Evidence of her anti-caninism first came to light the day she gave birth to her second calf. Though she never directed her aggression toward my dad and I, she chased both of our border collies out of the pasture when we tried to walk her and her calf to the barn. This happened three or four times, the dogs barking and retreating every time she took a step in their direction. From that day on she would glare at any dog that got within ten feet of her, often charging them if they made the mistake of not knowing where she was.

Our fondness for her and her antics (I once jokingly suspected her of leading an "Occupy Farm Lane" protest) helped contribute to her 13+ years of residency on the farm. She hadn’t been particularly profitable her last couple of lactations, but we kept her around for the sake of keeping her around. When our veterinarian informed us this summer that he didn’t think she would ever successfully calve again, we made the decision that we would “cull” her (sell her for beef) sometime within the coming months. That day came on Monday, January 13, 2014. By then her daily milk production had dropped below 30 pounds, she had developed a persistent case of mastitis (a mammary infection) in one quarter of her udder, and just wasn’t moving around as good as she used to. Typical of her lead-cow mentality, she was the first of the eleven cows we culled that day to load the trailer that would haul her off to the stockyard.  I have no way of knowing, but I imagine she probably fought her way to the front of the line for the ride that would take her from there to her next…and likely final…destination.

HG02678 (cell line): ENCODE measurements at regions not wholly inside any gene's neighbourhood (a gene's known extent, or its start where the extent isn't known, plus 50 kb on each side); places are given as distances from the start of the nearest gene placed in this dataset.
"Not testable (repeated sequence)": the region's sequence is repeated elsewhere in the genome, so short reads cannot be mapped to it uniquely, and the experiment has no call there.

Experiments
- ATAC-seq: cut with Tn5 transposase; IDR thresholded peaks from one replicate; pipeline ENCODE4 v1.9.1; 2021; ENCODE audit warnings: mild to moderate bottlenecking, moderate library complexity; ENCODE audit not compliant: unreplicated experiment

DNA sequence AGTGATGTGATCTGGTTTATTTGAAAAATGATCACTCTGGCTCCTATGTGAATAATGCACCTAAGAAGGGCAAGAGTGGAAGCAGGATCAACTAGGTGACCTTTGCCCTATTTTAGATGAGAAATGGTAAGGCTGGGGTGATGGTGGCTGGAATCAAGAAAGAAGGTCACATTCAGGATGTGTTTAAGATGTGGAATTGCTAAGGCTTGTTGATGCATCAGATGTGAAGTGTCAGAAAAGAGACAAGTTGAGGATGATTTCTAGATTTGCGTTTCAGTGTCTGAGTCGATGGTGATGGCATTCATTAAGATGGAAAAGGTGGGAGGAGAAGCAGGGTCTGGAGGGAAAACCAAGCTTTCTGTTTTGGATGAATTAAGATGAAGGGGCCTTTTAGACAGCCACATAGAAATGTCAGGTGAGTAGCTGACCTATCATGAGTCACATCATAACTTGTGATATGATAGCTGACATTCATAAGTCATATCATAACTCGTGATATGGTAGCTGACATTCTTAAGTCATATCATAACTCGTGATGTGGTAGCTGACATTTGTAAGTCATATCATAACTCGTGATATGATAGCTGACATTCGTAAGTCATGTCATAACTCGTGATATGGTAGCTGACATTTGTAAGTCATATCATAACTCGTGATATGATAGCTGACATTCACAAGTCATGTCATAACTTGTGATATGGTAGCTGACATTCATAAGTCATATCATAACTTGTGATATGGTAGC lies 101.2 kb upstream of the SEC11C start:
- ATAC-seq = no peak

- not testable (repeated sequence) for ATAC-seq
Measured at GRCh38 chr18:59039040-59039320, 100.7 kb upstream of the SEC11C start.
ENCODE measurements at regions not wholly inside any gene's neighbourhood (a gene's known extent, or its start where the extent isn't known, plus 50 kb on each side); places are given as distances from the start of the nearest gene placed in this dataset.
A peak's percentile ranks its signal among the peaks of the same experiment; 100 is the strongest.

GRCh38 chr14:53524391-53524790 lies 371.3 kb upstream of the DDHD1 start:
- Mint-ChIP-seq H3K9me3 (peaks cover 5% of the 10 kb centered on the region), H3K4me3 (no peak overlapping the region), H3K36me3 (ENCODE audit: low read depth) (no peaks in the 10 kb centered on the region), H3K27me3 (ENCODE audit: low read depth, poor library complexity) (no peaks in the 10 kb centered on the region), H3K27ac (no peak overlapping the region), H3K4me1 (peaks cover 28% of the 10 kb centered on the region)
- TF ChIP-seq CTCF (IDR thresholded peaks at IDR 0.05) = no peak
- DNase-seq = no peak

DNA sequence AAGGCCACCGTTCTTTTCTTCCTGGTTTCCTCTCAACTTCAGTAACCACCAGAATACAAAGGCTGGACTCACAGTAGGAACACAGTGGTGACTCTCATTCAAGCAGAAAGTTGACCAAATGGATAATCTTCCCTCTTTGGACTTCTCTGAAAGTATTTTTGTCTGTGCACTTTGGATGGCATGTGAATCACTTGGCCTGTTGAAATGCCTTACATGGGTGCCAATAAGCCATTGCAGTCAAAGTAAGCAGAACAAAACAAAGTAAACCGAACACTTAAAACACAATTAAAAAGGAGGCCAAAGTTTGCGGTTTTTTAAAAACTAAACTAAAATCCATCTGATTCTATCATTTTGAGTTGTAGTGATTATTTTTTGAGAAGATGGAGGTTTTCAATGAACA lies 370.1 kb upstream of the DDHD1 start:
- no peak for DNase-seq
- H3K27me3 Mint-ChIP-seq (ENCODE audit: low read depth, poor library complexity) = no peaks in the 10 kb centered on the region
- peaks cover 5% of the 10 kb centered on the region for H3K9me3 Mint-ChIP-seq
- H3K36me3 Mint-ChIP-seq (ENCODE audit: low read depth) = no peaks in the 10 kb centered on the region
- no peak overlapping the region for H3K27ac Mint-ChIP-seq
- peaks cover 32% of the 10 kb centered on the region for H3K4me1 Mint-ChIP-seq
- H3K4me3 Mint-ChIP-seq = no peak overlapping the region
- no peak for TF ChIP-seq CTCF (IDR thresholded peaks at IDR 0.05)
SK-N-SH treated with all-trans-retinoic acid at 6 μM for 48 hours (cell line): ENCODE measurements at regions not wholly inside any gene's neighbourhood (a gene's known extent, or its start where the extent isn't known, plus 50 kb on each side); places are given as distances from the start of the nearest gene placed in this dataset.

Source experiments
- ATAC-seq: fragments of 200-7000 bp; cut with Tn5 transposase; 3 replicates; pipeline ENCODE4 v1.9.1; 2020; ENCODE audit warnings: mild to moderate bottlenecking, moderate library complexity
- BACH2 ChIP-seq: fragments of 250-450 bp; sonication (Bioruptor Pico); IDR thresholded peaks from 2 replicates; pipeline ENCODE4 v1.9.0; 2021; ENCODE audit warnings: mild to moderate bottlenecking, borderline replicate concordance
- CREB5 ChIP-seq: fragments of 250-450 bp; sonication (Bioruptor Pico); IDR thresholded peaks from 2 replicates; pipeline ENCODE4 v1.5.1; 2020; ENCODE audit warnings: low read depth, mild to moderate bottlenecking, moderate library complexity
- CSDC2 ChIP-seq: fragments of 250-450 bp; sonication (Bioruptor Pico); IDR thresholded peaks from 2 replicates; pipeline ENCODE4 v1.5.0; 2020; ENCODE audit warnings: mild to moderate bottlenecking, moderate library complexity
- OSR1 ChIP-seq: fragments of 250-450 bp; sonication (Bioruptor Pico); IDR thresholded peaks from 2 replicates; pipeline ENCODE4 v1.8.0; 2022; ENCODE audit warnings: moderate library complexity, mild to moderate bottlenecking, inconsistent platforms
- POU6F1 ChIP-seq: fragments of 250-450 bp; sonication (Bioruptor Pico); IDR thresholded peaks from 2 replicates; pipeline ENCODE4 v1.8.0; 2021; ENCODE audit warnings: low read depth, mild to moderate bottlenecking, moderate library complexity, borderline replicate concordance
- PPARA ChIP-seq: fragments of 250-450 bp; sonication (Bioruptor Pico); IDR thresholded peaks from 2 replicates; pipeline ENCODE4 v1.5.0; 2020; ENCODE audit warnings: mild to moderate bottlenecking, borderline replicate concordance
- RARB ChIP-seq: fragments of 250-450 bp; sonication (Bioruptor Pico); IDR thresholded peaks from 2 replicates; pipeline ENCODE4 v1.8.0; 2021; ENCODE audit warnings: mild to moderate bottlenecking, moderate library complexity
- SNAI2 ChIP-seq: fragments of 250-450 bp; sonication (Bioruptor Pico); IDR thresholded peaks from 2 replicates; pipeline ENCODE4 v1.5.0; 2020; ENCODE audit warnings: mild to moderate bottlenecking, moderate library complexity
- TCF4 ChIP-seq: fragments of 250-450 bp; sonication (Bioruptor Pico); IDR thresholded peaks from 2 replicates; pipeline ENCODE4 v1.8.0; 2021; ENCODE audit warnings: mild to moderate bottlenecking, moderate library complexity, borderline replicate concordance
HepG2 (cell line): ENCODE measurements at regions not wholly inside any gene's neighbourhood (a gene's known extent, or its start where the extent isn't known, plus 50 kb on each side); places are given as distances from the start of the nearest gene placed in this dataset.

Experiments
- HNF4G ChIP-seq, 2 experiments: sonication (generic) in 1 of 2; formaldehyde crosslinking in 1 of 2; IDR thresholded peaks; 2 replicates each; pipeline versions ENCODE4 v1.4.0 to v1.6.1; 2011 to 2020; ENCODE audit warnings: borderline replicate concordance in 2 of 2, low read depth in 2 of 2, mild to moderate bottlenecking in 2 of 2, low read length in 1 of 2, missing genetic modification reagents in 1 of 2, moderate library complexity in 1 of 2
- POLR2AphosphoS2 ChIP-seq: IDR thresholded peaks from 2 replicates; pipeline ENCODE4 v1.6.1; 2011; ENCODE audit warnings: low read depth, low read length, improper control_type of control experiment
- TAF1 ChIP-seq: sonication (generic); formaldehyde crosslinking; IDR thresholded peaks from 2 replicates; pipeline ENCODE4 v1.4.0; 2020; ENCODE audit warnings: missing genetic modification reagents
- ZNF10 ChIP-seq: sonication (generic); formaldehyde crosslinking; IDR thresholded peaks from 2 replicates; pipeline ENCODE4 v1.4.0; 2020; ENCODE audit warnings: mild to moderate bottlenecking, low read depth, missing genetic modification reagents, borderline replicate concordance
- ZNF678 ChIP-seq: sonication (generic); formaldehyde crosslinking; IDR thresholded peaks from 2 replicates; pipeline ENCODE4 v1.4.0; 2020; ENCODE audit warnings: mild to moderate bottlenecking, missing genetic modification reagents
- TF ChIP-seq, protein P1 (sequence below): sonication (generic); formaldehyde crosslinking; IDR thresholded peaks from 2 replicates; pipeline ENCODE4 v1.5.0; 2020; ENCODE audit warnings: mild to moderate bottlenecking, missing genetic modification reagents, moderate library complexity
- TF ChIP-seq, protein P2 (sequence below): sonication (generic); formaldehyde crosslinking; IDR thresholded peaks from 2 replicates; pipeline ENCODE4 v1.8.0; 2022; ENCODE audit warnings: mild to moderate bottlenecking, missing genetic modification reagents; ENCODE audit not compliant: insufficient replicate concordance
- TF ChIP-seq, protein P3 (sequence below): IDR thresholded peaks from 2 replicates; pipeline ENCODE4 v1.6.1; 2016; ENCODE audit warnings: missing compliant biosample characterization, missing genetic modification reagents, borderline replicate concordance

The idea of culling a dairy cow, especially one that has been on a farm for years, can seem harsh to those who have never owned or cared for livestock. But just like beef cattle, hogs, goats, etc., dairy cattle are food animals. Unlike some other types of livestock, they are meant to serve two distinct food production purposes: milk and beef. So no matter how fond we are of one particular cow or how much milk she’s produced for us in the past, she can’t reach her full potential to feed humanity by living out her final days on our farm. We will miss ol’ Seven and know we’ll never have another cow quite like her, but it was time for her to take the last steps toward fulfilling her complete purpose.